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  • Writer's pictureJosie Coco

What is authentic?

Day 228/366 days Towards Self-Mastery.

We have much to thank Brene Brown for her dialogue around authenticity. Yet it leaves me with a question. What does it mean, exactly, to be authentic, to show up as our authentic self, especially when we are crafting a business or a career, a place where the public eye is always scrutinising? Where there's always a judgement to be found.

I suppose it means to show up honestly, in which case it would be a mistake to think that a personality would be consistent.

If you've experienced any trauma at all in your life, and almost all of us have, then showing up authentically is going to be curtailed by split off parts of you that are yet to be resolved.

Attachment trauma is a case in point. A LARGE percentage of the population are impacted by attachment trauma at an early age. It's an intergenerational trauma that weaves its way through your family history, adjusting and morphing and never really healing until it's approached directly and deliberately.

There are shame-filled parts of my personality that don't want to get out of bed in the morning, anger-driven parts that abhor unfairness, escapee-parts that want to spend all my days learning something new, and terrified others that have their running shoes on and are ready for flight from judgement or criticism.

Authentic is defined by which part is in the drivers seat at any given time.

We are mistaken when we judge others lives and behaviours without a good knowledge of their story, and even with it! Those parts take time and energy and support to integrate, and without professional help, some of them may never achieve that.

To reach adulthood and to be continually judged as wrong or not good enough, is terrifying, unimaginably painful and destructive to the soul. Sometimes that judgement comes from within, learned and accepted as our truth. Often it is a reflection of another's own trauma pain. Neither makes it any less unbearable.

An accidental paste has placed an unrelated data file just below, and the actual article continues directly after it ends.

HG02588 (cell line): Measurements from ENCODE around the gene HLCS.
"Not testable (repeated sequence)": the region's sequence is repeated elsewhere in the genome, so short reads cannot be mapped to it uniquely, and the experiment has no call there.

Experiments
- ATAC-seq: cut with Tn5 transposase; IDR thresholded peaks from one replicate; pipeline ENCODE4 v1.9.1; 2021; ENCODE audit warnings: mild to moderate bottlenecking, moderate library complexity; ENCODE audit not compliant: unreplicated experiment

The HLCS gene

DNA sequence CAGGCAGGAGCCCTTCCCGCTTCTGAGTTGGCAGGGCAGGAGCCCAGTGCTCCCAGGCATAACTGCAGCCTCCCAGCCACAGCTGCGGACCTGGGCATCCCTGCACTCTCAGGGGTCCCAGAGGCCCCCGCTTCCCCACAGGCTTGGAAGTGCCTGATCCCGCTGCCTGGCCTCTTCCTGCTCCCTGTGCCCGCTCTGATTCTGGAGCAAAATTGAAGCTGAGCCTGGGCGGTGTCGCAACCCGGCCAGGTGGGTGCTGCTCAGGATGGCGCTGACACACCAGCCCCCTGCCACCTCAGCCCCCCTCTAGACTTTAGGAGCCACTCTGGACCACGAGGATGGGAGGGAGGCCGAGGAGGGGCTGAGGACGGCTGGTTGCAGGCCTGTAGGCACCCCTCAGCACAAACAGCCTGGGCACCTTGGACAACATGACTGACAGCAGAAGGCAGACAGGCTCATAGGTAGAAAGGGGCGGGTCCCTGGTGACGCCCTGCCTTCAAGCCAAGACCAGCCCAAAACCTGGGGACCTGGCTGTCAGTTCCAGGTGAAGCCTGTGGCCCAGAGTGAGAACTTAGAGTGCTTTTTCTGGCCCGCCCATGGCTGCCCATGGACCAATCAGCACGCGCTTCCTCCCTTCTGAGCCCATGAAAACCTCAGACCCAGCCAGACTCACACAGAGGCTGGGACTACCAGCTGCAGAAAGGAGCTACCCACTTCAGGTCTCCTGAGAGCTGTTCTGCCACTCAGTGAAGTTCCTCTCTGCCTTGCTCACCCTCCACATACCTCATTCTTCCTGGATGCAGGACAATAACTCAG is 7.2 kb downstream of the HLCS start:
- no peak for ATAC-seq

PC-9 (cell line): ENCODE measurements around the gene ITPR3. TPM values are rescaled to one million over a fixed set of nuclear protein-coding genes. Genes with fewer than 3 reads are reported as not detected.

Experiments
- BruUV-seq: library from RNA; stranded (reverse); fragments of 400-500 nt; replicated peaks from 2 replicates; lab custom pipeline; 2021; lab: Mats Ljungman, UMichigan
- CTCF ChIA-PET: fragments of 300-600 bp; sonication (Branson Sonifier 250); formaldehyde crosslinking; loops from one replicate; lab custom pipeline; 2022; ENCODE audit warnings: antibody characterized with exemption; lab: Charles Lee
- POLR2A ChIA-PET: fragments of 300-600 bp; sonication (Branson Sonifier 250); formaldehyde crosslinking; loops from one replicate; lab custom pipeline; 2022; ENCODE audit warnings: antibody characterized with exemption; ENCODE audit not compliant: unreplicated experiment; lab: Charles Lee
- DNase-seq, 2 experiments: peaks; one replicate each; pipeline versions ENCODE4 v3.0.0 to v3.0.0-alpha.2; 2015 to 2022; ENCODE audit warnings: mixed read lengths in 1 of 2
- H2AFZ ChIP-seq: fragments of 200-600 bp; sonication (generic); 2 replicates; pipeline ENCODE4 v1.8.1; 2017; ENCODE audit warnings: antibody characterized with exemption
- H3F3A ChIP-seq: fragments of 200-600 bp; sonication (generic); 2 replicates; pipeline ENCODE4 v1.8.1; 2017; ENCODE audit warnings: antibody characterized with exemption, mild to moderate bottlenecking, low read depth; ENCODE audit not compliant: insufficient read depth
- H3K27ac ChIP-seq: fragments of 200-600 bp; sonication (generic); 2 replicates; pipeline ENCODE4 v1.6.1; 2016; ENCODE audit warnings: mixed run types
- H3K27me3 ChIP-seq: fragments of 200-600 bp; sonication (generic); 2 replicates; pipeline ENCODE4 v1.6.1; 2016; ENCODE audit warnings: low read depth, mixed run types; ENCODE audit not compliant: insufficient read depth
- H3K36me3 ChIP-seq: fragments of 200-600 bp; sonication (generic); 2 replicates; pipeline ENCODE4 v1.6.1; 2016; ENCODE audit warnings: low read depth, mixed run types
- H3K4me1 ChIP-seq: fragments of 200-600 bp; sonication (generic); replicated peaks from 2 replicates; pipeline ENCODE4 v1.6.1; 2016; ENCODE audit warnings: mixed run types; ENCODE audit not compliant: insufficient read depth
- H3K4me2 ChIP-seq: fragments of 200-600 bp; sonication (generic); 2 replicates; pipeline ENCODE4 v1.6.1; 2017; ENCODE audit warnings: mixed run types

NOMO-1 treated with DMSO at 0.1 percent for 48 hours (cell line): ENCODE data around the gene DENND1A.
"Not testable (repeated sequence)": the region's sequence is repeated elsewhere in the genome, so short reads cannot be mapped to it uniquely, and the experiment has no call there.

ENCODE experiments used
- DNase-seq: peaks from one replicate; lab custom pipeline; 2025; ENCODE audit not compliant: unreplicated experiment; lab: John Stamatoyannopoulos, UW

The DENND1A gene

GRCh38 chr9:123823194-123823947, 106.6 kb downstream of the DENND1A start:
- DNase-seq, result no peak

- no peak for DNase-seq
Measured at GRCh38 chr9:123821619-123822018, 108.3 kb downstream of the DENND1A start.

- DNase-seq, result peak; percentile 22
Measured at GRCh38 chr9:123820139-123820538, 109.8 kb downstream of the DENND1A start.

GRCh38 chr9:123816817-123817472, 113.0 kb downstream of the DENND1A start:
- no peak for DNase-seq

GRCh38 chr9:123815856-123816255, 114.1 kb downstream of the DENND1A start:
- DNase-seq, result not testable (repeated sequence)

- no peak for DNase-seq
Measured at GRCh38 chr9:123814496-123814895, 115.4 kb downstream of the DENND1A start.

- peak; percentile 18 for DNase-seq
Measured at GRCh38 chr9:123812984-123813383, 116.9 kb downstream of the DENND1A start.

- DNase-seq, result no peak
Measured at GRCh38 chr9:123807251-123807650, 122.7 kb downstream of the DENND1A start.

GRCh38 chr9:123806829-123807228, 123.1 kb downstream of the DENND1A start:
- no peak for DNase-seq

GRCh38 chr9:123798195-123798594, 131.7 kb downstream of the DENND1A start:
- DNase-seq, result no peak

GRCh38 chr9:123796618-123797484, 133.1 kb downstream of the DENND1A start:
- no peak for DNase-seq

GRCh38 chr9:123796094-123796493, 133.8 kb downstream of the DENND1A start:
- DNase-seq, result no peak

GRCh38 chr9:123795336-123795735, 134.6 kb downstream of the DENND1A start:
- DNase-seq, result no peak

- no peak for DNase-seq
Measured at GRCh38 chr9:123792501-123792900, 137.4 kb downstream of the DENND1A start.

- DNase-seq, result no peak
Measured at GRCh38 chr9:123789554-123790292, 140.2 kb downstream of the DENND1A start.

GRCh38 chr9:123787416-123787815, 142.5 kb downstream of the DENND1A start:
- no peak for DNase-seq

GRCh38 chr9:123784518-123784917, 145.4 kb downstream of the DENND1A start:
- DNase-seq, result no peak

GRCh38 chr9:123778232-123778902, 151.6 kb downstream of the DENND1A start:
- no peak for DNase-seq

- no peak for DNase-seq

It's not enough to be kind. One has to do their inner work to cease re-traumatising themselves and others.

Sarah's message today is when you can't be original, be authentic. My message is, be the best authentic that you can, and if that doesn't feel consistent, seek support to integrate the parts of you that have split off to cope with your trauma. 🙏🏼


Simple Abundance

366 days Towards Self-Mastery

When I considered my New Year's intentions for 2020 I had just one: To allow my heart to love what it loved...and let it lead me. (If not now, then when?)

I've spent months working on integrating my life. To live life more fully with my home life, my interests, my work, my responsibilities, all coming together, all connected. I want to give each the attention that they desire and need, and still have time and energy for the others. That means living and working from the heart.

As I was clearing out my bookshelf over the Christmas break I discovered Simple Abundance. I set it aside to explore it on New Year's Day as I lazed through another delicious day of nothingness. Sarah, the author, says this book is about living in grace. Living in grace I realised, is about Self-Mastery.

My thirst for understanding the human condition has driven me all my life, and hand-in-hand with self-mastery it has been a life-long goal. And seeing as I love to write, that living in grace is about self-mastery, and I love a bit of a challenge, then if I am truly going to let my heart lead, I really don't have any other choice. So scary as it feels, I'm starting out on a daily mission of leaning into the suggestions of this daybook and making a daily post to keep me accountable. If not now, then when?

I'm Josie. You can find out a little more about me here.

Simple Abundance: A Daybook of Comfort and Joy: by Sarah Ban Breathnach.

This book is written for the Australian and NZ market because it refers to seasonal changes. It's available on Amazon here if you'd like to follow along.


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